In my last article I sacrificed team stability for the sake of team independence.
In this article ill state there is no such thing as (completely) independent teams.
Please don’t hate me.
Again, take a second to think about the value your team is trying to create. Perhaps we are talking a software application delivery team. The team has accountability for everything from prioritization, through delivery, all the way to roll-out and operations. Sounds like a truly independent team right?
Now think about all the things that team needs deliver on any one increment of value. Is there another team in our organization that does market or competitive research? Do we rely on this research to make decisions? Should we? Is there a common business model the team is leveraging? Do other teams have input into it? Do we have input into it? Some other questions we could ask:
- Is there an overarching strategy being used to guide our work? Do we help build it or validate / invalidate it?
- Are there common cultural artifacts that we share?
- Do teams share a common physical work-space?
- Do multiple teams want to or need to share a common software platform, even if that sharing is in a completely voluntary or autonomous way?
- Do other teams help set that up?
- Does the team share any common data with other teams?
- Do teams share common customers?
Tired of these questions? Hopefully I have made my point. In an organization of any scale the answer to at least some of these answers will be yes. Even in organizations of high agility, independence, is a relative concept. It is safe to say we want teams to be as independent of each other as they can be.
I often think of independence as graduated concept:
- Contribute: Our team is only independently accountable for a subset of activities required to contribute to a market outcome. Boo. But we all have to start somewhere.
- Deliver: At a minimum, we want a team to be able independently accountable for all the direct activities required to deliver on a market outcome
- Operate: It quickly becomes apparent that we don’t get good agility unless the team is also independently accountable for the direct activities required to operate and support that market outcome.
- Own: We are really moving the agility ball forward when we can empower teams to be independently accountable for the direct activities required own the market outcome, up to and including being responsible for market Profit & Loss.
Notice how I used the term independently accountable for the direct activities. There are also indirect or enabling activities. Think of a sports team. The team is responsible for winning, but a lot more activities go into winning than playing the game. Talent scouts, logistics, getting people into the sporting venue, career counseling, are all things that are required, but we don’t want the team doing all of these things. We want the team to focus on the game.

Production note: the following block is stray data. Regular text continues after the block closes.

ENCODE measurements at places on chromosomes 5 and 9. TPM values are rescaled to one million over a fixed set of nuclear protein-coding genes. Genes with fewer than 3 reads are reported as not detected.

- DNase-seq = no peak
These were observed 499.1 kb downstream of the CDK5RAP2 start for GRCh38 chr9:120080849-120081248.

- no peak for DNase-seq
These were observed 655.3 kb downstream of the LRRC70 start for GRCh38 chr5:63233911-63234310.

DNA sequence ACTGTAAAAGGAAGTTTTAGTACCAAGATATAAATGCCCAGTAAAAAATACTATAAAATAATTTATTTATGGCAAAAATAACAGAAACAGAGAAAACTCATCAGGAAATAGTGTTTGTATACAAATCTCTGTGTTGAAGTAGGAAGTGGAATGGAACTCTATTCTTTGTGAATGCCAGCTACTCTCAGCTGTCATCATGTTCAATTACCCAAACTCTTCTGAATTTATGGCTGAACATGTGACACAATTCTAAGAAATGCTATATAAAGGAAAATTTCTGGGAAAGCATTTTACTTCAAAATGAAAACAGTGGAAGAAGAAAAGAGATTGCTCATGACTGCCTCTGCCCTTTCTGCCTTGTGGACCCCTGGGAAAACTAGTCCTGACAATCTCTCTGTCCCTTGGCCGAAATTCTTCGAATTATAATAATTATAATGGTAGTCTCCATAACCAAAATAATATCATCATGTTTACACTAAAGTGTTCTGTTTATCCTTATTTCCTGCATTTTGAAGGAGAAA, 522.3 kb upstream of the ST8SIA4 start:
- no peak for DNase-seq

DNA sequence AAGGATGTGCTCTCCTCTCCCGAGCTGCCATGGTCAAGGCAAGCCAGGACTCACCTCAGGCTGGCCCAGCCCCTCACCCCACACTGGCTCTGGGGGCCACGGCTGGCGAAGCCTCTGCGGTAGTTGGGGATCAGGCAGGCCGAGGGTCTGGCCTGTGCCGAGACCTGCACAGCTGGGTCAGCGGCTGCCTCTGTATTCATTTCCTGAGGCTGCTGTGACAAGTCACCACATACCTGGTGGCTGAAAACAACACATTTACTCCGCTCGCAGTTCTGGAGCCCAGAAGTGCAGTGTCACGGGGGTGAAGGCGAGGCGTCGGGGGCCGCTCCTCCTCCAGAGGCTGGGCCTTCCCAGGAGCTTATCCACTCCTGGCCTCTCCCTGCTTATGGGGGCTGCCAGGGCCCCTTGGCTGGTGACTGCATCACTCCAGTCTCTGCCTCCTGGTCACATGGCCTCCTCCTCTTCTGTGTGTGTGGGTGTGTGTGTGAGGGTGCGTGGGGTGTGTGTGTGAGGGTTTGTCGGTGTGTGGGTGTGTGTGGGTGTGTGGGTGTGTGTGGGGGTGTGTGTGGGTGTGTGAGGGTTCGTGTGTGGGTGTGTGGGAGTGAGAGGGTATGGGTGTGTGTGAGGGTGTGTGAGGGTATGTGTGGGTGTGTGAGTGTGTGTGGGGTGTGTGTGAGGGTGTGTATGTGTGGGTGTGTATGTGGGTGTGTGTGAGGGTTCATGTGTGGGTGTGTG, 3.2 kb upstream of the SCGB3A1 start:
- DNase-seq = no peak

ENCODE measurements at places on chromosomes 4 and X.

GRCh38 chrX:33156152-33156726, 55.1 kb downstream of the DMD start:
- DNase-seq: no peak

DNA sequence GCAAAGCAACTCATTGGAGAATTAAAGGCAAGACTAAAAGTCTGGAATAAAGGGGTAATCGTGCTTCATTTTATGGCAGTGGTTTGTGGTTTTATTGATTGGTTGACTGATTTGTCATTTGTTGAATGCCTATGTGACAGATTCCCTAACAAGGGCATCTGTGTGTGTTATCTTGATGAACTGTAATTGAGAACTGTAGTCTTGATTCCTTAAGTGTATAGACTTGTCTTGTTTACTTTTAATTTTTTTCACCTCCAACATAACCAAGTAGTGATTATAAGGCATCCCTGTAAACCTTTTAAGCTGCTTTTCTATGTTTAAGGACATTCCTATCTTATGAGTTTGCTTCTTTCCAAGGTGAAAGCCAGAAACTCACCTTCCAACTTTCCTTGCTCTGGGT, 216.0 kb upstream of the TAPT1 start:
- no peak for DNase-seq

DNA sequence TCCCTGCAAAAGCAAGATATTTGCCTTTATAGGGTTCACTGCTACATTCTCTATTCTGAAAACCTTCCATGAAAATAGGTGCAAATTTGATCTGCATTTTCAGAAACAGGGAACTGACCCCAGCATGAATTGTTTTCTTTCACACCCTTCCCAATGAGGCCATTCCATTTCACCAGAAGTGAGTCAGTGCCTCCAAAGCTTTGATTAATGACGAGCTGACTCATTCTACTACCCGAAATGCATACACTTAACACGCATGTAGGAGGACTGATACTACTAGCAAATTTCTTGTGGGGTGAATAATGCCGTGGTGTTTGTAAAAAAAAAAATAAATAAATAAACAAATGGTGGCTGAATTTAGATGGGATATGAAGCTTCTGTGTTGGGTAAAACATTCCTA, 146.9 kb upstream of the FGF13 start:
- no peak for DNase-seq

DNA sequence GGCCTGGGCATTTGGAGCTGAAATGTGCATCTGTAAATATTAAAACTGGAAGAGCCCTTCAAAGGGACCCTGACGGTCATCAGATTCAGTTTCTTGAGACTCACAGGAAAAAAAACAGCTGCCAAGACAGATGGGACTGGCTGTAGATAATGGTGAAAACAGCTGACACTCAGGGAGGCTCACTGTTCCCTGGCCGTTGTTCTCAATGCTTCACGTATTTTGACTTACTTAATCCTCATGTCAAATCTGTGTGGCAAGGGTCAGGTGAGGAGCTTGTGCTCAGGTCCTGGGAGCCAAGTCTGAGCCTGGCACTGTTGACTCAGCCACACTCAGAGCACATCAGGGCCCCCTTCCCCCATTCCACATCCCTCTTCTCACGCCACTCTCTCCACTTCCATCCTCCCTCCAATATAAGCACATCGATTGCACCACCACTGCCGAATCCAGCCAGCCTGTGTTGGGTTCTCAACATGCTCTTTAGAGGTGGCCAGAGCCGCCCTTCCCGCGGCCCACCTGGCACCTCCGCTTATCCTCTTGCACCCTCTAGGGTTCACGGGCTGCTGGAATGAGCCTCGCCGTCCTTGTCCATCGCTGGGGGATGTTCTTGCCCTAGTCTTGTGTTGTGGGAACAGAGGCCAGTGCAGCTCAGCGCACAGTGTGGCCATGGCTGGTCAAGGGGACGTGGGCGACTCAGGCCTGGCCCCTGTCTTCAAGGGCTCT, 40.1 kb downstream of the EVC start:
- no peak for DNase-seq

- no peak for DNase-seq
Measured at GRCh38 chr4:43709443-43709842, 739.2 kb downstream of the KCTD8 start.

Likewise, in a an organization of any scale, it will be rare to see a single team that is able to deliver, operate, and own all of the direct and indirect activities required to achieve a customer outcome over time .Some capabilities are better shared across teams. Even in an agile world, economies of scale can, and will be be used to our advantage.
Support Structures are critical to support Agility at any scale
The classic agile team can break down without considering other, supporting structures. The good news is that the classic agile team is only one type of team that we can use when organizing our people to support agility at scale. The classic agile team is the most important and definitely most obvious organizing structure,. it certainly gets the most (all ) of the attention in literature today.
The trick is to set up these other, supporting structures such that we minimize enforcement, hand offs, or approval gate, as all of these items erode agility and team independence. We want to set up supporting structures so that support is given to teams when they need it.
Here are some patterns that can help people collaborate across teams while maximizing team autonomy.
When trying to provide agile teams with scarcer skills, skills that are needed on a more ad-hoc style, it can make sense to pull in people just in time, These people, known as Travelers, can come from other agile teams, or be organized into Traveler Pools.
When teams could benefit from leveraging consistency, common assets, or common knowledge to increase their effectiveness, we can provide them access to people organized into Enablement Centers.
In some cases a team does not feel the need to have any ownership over a specific activity. In this instance, an agile team can ask another team to do the work, a team where people are organized as a Service Provider. The team issues a work ticket to the supporting team, and forgets about it until the work output is handed back to them. This is a pattern we want to avoid for the most part, as it results in a hand off.
Sometimes we want to align a group of people that are to big to fit into a single team, In this case we can structure people into an Agile Ecosystem. Within the ecosystem we can determine the right combination of classic Agile Teams, Traveler Pools, and/or Enablers. All of these teams would be focused on a common overarching outcome, and be considered full time mebers of the Agile Ecosystem. An Agile Ecosystem is a good way to focus on a common purpose, one that is more fined grained than the overall purpose of the organization.
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